New legislation has provided clarity on the rules around passing your ISA to your spouse on death. But what does happen to your ISA when you die?
Up until April 2015, your ISA would have automatically lost its tax-free status, resulting in your surviving partner having to pay tax on any interest or returns earned on it.
With many couples savings into their ISAs from joint income, this rule was seen as particularly unfair, especially went impacting ISA savings accumulated over many years.
Legislation brought in from April 2015 allowed the surviving partner to, theoretically, inherit the ISA funds in a tax efficient way. In practice, the ISA assets still lose their tax-free status, but the surviving partner is given an ‘Additional Permitted Subscription’ (APS) allowance, a one off ISA allowance that is equal to the value of the ISA at the date of the holder’s death. This APS won’t be counted against the normal ISA subscription limit but will be added on to the survivors own annual ISA limit.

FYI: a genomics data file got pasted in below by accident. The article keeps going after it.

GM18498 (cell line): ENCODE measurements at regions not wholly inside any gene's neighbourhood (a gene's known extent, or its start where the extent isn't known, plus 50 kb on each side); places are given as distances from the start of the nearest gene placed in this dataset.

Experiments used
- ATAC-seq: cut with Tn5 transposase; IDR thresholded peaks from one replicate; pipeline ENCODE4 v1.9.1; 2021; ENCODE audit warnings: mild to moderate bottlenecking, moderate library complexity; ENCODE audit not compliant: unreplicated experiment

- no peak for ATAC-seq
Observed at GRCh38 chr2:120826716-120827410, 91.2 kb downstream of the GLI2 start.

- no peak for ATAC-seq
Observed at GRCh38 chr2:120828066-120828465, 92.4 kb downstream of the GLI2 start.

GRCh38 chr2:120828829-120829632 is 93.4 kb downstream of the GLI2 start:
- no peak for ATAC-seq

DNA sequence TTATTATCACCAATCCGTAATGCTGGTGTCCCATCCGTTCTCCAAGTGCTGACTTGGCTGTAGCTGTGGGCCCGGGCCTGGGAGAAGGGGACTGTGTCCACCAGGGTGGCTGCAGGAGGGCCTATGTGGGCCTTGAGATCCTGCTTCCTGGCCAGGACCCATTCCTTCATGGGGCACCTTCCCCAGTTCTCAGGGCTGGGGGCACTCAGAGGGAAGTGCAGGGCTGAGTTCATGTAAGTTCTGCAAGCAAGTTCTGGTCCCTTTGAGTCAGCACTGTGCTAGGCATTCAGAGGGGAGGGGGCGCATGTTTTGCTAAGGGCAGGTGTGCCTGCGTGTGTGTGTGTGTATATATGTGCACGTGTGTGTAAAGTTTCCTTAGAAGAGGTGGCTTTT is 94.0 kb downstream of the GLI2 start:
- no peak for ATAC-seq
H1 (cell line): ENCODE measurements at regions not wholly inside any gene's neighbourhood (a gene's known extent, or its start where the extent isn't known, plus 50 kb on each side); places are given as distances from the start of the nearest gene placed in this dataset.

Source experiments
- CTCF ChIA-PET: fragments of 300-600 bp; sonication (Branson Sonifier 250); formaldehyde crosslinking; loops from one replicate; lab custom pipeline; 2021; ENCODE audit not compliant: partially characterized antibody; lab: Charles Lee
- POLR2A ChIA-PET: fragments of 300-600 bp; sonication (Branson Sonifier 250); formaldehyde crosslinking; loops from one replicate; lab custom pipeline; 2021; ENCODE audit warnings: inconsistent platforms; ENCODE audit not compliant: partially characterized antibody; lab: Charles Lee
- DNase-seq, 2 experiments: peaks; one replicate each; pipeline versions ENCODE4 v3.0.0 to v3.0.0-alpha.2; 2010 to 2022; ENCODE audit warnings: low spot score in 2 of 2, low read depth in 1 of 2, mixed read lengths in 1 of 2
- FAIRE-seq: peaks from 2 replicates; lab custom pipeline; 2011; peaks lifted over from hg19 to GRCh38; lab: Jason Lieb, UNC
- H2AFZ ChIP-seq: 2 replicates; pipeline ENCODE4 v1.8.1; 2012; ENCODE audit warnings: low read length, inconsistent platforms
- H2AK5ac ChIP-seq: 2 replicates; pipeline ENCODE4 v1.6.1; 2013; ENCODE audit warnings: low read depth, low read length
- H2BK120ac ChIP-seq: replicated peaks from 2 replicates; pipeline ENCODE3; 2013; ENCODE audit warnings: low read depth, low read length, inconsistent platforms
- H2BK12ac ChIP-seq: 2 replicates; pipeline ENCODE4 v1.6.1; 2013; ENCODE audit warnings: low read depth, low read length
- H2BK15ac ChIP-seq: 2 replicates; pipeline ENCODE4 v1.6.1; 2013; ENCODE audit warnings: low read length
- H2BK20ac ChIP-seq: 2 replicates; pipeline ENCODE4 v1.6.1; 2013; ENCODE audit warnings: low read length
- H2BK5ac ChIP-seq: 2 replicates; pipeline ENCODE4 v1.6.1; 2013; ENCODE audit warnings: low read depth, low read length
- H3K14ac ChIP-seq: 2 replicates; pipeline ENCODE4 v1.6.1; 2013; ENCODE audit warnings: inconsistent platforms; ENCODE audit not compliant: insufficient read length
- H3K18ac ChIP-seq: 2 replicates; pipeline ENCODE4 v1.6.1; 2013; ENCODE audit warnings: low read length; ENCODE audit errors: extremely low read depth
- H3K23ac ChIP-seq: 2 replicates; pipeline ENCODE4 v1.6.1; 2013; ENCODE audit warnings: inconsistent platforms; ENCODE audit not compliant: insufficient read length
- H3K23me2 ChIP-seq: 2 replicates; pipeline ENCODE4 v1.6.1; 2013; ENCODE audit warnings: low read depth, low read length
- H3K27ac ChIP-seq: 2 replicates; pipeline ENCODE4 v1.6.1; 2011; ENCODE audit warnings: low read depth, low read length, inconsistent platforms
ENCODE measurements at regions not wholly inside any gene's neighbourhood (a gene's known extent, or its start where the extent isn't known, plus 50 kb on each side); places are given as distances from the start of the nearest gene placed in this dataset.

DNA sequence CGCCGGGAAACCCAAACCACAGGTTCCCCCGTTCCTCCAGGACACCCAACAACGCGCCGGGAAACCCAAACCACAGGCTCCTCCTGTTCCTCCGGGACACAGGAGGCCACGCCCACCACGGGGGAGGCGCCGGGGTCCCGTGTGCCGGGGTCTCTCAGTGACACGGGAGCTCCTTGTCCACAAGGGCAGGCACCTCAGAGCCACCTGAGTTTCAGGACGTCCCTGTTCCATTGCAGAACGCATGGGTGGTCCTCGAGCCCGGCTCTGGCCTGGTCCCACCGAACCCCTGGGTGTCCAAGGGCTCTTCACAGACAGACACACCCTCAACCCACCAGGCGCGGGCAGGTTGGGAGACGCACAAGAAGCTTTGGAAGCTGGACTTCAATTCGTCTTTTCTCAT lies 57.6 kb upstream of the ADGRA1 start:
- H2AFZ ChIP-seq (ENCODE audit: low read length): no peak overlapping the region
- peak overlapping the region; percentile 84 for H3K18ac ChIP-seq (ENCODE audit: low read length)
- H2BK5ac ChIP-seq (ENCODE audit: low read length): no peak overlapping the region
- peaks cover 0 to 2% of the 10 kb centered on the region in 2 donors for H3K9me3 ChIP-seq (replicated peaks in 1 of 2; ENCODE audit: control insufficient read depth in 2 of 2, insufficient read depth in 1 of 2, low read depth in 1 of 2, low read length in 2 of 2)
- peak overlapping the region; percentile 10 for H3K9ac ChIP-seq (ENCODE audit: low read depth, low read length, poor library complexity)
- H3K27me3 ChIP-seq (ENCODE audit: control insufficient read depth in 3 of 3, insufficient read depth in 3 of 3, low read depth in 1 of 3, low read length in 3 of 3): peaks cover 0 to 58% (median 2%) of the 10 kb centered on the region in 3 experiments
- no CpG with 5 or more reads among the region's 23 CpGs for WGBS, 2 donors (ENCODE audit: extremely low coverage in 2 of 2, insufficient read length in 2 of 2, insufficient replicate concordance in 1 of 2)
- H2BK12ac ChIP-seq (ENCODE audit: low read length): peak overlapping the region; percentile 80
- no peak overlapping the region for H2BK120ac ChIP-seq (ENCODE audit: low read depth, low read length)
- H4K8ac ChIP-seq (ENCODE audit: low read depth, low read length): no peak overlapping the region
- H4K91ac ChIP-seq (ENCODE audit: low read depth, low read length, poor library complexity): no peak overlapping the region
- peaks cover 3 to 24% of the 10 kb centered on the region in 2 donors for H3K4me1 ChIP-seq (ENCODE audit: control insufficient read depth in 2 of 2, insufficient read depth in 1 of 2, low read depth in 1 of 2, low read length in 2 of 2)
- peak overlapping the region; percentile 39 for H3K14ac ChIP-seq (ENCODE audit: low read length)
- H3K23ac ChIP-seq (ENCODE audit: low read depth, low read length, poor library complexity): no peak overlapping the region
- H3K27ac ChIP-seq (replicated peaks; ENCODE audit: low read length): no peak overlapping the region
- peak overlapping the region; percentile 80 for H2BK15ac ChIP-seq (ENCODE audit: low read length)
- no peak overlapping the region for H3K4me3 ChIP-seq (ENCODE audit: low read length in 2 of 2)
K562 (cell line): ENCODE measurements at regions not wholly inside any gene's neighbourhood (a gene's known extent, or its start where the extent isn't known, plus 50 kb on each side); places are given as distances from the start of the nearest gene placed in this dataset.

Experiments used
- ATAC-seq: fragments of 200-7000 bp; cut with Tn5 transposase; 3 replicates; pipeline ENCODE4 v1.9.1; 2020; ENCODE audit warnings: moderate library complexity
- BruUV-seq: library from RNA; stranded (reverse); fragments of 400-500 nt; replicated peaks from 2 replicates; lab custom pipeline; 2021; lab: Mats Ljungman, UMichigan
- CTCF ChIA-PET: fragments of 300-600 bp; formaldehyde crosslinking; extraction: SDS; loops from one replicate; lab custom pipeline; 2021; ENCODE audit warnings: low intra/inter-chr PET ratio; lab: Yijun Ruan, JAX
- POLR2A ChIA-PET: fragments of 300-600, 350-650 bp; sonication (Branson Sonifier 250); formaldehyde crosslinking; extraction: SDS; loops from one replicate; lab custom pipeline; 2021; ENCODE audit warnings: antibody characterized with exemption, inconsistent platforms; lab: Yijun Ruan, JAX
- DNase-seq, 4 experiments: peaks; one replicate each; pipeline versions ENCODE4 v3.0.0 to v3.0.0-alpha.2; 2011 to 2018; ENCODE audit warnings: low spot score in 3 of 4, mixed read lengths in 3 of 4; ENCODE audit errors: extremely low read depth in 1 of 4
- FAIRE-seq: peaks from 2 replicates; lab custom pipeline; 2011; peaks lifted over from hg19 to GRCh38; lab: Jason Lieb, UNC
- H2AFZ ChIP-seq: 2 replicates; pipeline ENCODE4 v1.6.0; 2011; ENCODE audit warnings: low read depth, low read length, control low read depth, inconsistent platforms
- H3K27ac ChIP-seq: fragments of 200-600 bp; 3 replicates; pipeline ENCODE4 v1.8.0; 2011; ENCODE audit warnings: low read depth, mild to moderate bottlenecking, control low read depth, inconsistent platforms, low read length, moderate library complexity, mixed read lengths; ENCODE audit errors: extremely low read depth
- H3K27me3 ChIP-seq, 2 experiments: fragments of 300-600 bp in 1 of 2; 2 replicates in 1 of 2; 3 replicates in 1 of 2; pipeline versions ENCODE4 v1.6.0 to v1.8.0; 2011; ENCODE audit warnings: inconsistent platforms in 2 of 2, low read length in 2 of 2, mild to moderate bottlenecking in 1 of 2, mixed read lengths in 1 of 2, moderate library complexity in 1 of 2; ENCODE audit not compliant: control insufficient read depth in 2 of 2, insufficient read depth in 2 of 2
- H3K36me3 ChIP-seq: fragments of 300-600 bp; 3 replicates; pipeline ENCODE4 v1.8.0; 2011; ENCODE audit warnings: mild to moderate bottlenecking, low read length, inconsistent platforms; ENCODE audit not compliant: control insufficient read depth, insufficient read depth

For example, if the deceased partner had ISA savings of £60,000, the surviving partner would have an ISA allowance of £80,000 for that tax year (the value of deceased partners savings plus the £20,000 ISA allowance of surviving partner in 2017/18 tax year).
This results in the tax efficiency of the deceased ISA being maintained when the surviving partner uses their APS allowance.
The latest legislation clarifies the rules around any growth in the investments between the date of death and the date the administration of the estate is completed, ensuring that this growth is wrapped up into the APS allowance.